Thousands rally against court reforms in Poland

Waving Polish and EU flags and chanting democracy slogans, several thousand people rallied in Warsaw on Sunday to protest against controversial new court reforms they see as a threat to judicial independence.

The demonstration was organised by the KOD pro-democracy movement, an outspoken critic of the policies of the Poland's ruling conservatives
The demonstration was organised by the KOD pro-democracy movement, an outspoken critic of the policies of the Poland's ruling conservatives (AFP)

Waving Polish and EU flags and chanting democracy slogans, several thousand people rallied in Warsaw on Sunday to protest against controversial new court reforms they see as a threat to judicial independence.

Police said around 4,500 people attended the demonstration in front of the Polish parliament, which this week passed legislation that critics say gives the ruling Law and Justice (PiS) party power over the courts.

Poles chanted "we will defend democracy" at the demonstration organised by the KOD pro-democracy movement, which is critical of the governing conservatives' policies on courts as well as other areas such as media and education.

"This whole set of (judicial) bills is a scandal," said protester Agnieszka Janczarska, a 39-year-old lawyer in Warsaw.

"It's a destruction of the fundamental principles of a democratic state, namely the separation of powers," she told AFP.

Around 4,500 people joined the rally in Warsaw in front of the parliament which this week passed two controversial court reform bills that opponents say threaten judicial independence
Around 4,500 people joined the rally in Warsaw in front of the parliament which this week passed two controversial court reform bills that opponents say threaten judicial independence (AFP)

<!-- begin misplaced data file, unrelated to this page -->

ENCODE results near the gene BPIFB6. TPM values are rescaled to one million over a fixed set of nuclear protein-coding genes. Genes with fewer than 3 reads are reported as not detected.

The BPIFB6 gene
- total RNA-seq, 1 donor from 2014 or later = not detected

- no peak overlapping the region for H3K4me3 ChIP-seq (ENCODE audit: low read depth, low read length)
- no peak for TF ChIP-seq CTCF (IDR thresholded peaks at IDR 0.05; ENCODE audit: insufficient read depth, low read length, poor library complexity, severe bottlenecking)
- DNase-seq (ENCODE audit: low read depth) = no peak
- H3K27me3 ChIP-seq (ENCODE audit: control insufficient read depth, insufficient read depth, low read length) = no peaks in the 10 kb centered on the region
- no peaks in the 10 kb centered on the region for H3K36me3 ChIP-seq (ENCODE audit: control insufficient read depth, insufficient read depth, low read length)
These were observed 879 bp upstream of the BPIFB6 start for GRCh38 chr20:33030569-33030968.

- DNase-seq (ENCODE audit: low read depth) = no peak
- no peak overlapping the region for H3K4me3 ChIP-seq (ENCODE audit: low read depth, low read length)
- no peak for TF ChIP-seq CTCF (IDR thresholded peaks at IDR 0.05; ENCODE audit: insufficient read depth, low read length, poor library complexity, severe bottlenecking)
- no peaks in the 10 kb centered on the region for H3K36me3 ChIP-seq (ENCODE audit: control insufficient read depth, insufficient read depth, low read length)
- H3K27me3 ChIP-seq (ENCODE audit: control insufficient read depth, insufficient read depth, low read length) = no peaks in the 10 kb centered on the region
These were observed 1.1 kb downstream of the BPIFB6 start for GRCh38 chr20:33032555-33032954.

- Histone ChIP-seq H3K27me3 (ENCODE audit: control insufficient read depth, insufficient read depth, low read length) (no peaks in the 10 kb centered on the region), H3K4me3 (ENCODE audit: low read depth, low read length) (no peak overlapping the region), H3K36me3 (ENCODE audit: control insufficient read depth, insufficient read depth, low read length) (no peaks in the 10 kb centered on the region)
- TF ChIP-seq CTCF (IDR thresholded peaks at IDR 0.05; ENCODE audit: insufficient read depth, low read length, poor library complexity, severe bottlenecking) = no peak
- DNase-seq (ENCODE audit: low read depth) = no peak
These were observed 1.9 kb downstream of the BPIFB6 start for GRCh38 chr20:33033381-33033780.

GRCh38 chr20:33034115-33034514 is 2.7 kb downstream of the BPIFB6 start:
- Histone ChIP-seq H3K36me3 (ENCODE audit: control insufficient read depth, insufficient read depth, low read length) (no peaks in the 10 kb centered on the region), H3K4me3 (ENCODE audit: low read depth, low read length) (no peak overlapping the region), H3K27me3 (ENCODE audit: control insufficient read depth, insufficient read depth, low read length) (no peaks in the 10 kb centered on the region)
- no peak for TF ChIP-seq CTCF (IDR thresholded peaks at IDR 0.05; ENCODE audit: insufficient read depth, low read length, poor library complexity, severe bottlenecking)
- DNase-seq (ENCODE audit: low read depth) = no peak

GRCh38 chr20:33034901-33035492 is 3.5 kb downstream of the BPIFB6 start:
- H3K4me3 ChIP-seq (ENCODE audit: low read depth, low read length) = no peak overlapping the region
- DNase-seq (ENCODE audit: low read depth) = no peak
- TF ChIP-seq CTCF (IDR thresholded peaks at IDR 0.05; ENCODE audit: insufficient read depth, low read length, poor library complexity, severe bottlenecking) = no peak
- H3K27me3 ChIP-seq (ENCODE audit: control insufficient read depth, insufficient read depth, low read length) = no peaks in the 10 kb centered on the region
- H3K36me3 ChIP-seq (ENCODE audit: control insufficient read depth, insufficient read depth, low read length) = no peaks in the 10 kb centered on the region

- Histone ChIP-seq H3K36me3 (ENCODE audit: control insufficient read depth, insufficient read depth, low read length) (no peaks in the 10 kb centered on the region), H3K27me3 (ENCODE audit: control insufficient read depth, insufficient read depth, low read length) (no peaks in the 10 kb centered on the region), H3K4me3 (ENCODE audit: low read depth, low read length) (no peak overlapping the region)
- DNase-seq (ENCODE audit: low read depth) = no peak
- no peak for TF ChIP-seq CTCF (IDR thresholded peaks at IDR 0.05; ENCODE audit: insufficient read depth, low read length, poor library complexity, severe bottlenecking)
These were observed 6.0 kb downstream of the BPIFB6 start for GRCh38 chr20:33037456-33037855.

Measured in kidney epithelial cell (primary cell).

The two main opposition leaders, Grzegorz Schetyna from Civic Platform (PO) and Ryszard Petru from the Modern party, were at the rally and said they would join forces to fight against the reforms.

Earlier this week Poland's parliament adopted a bill that gives the minister of justice the power to name the chief justices of the EU member's common courts.

Lawmakers also passed a second bill that states from now on the parliament -- which is controlled by the conservative PiS party -- will choose the members of the National Council of the Judiciary (KRS), whose role is to protect the independence of courts.

The PiS also tabled a separate bill in parliament on Thursday that would subjugate the Supreme Court -- which supervises lower courts -- to executive power, in a move the opposition slammed as "the announcement of a coup".

Poles rally in Warsaw to protest against court reforms they see as undermining the separation of powers
Poles rally in Warsaw to protest against court reforms they see as undermining the separation of powers (AFP)

Under the proposed bill, the current Supreme Court justices will be forced to retire, with the exception of those named by the justice minister, who would also be responsible for selecting candidates to succeed the retired judges.

The PiS-led government has already run afoul of the European Commission and critics at home for implementing reforms of the Constitutional Court, whose main role is to check that laws comply with the constitution.